First Lady, Auxillia Mnangagwa says modern day practices have eroded the role traditionally played by aunts and uncles to educate adolescents as they grew into puberty in the process exposing many youngsters to dangers associated with being deprived of the knowledge.
In a speech read on her behalf by Busiswa Dube, a representative of her charity organisation, Angel of Hope Foundation, at the SRHR Africa Trust (SAT) awards, the first lady said adolescent is a population that faces vulnerabilities resulting from causes such as lack of parental guidance, eroded norms and lack of access to health services.
“The SADC Reproductive Health Strategy highlights that Adolescents Sexual Reproductive Health Rights (ASRHR) merits special consideration because this a population that faces vulnerabilities resulting from causes such as lack of parental guidance, eroded norms and lack of access to health services. This observation shows that there are low levels of knowledge among parents to support ASRH needs.
“The ASRHR strategy however recognizes the role traditionally played by aunts and uncles to educate adolescents as they grew into puberty has been eroded by modern practices such as urbanization and access to radio, television, internet and print media. The strategy notes the challenge faced by parents in responding to the information needs of adolescent’s girls,” she said.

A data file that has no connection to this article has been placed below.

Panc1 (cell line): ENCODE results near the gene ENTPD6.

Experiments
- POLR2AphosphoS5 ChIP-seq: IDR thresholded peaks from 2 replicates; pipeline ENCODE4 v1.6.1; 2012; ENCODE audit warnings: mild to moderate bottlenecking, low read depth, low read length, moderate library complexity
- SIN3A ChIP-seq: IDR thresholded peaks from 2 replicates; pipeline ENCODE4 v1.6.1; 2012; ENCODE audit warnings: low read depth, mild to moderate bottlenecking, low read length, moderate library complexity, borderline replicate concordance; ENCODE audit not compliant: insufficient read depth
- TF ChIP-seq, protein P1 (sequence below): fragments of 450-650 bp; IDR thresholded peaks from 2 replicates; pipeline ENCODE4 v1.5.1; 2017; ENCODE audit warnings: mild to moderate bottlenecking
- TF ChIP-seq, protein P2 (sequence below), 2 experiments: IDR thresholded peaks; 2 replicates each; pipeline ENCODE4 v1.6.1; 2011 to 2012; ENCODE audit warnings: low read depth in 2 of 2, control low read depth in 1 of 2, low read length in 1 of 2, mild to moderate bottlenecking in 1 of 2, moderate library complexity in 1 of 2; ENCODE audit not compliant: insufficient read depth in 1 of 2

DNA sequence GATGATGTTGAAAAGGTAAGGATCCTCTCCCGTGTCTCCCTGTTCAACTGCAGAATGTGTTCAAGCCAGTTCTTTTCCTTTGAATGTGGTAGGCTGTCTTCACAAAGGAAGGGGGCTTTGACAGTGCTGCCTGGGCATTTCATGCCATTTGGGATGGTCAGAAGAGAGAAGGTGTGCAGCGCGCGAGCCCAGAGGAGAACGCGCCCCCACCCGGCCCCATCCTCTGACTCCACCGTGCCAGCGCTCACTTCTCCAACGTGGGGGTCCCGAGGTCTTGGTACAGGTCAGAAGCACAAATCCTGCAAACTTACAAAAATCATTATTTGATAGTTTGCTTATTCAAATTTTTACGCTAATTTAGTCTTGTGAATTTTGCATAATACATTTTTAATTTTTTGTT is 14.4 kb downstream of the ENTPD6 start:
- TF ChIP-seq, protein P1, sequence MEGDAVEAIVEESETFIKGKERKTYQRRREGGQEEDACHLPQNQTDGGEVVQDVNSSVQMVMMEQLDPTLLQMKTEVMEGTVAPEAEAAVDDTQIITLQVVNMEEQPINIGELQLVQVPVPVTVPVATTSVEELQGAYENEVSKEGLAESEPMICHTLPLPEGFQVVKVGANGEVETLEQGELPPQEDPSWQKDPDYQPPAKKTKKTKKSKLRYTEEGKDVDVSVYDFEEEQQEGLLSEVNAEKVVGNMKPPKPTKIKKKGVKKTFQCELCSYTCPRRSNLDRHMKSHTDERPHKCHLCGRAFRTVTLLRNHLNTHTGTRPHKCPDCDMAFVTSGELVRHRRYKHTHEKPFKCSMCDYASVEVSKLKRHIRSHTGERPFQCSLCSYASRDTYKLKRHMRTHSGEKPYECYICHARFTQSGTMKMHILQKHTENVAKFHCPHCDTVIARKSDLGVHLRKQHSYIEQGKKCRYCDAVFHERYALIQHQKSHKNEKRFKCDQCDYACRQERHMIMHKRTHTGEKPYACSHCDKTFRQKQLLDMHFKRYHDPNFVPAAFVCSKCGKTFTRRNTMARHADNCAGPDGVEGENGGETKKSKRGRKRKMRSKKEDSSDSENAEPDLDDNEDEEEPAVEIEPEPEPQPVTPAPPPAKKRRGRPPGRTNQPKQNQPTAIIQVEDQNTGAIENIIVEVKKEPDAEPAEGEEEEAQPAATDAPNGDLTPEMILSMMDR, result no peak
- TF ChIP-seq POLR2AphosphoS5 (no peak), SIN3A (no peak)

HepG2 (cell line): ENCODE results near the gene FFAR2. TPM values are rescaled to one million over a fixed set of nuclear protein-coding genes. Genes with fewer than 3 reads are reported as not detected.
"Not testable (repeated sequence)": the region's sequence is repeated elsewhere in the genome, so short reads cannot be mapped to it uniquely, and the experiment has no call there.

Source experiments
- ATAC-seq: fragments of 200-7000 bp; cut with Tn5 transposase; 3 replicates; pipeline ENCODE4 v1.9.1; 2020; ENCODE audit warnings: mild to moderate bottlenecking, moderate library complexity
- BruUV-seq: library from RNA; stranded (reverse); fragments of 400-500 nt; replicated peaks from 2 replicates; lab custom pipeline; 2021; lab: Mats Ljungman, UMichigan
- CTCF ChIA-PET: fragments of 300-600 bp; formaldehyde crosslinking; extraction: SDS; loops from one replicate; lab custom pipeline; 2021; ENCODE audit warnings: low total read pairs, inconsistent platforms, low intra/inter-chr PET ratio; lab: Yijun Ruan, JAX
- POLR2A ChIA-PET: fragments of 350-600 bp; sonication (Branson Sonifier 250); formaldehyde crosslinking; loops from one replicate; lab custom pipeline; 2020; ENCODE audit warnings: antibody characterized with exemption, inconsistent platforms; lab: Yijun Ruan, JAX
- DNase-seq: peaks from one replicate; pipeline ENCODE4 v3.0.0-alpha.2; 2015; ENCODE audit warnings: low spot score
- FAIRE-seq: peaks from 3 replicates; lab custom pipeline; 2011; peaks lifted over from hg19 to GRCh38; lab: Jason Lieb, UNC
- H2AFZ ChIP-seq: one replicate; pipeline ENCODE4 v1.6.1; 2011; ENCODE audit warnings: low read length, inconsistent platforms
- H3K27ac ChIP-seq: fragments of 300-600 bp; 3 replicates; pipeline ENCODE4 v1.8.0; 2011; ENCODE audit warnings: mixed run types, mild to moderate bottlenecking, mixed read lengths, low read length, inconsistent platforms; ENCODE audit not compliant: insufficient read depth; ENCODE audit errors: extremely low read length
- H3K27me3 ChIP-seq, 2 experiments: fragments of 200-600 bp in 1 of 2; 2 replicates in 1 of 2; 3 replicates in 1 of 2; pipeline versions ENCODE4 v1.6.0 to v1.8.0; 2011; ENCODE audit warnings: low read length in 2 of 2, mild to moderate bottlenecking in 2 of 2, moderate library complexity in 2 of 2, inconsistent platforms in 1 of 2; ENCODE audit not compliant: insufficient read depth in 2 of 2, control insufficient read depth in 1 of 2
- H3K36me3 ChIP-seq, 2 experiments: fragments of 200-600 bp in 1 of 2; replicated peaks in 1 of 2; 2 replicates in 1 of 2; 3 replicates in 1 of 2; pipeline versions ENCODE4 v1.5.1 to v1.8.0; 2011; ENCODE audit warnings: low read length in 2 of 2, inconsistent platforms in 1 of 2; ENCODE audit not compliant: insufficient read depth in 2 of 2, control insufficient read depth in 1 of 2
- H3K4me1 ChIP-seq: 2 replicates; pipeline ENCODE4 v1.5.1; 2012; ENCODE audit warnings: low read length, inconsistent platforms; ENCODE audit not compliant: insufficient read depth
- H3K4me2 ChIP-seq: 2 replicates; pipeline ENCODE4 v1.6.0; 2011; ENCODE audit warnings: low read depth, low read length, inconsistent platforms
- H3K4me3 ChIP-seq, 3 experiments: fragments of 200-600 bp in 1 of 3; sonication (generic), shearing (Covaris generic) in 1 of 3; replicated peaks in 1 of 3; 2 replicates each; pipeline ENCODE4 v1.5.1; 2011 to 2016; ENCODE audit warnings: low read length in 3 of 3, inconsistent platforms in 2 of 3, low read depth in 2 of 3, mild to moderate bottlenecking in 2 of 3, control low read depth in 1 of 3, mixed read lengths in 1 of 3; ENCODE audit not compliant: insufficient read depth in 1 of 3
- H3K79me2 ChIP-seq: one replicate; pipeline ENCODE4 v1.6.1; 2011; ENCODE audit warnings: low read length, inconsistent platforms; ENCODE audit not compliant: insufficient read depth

“There is an African proverb that says, “It takes the whole village to raise a child.” Likewise, the issue of early and unintended pregnancy is not one individual’s responsibility; everyone has a role to play in preventing adolescent pregnancy,” the first lady added.
She noted that adolescents and young women need increased access to equal opportunities, education in sexual and reproductive health, youth-friendly services, social support, education, employment, and empowering life skills, so that unplanned childbearing does not hinder the achievement of their dreams at a young age.
She also said she was at pains with the scourge in the number of children selling sex which has become rampant such that they end up exposed in early sexual activities which then corrupt their sexual integrity through pregnancy, HIV and other STIs, forced or early marriage, rape, and sexual harassment.
Health and Childcare Minister, Dr David Parirenyatwa hailed young people for championing their own cause in educating their peers on the HIV/AIDS.
“It is good to notice that SRHR African Trust through its strategic plan The Girl Plan also boys is focusing in keeping girls in schools. Health is a matter of concern and I am glad that through our young innovative youths, they are scaling up the policies and initiatives set to decrease new infections and issues affecting their reproductive health.
“Despite the circumstances Young people continue to champion their own cause and keep representing Zimbabwe is a positive manner,” said Parirenyatwa.
According to the 2012 census, 56 799 children aged 15-17 years were married, with a greater proportion for girls (12 percent) having been married than boys (0.9 percent).
In the same Census, very high proportions (92.7 percent) of the married children were girls.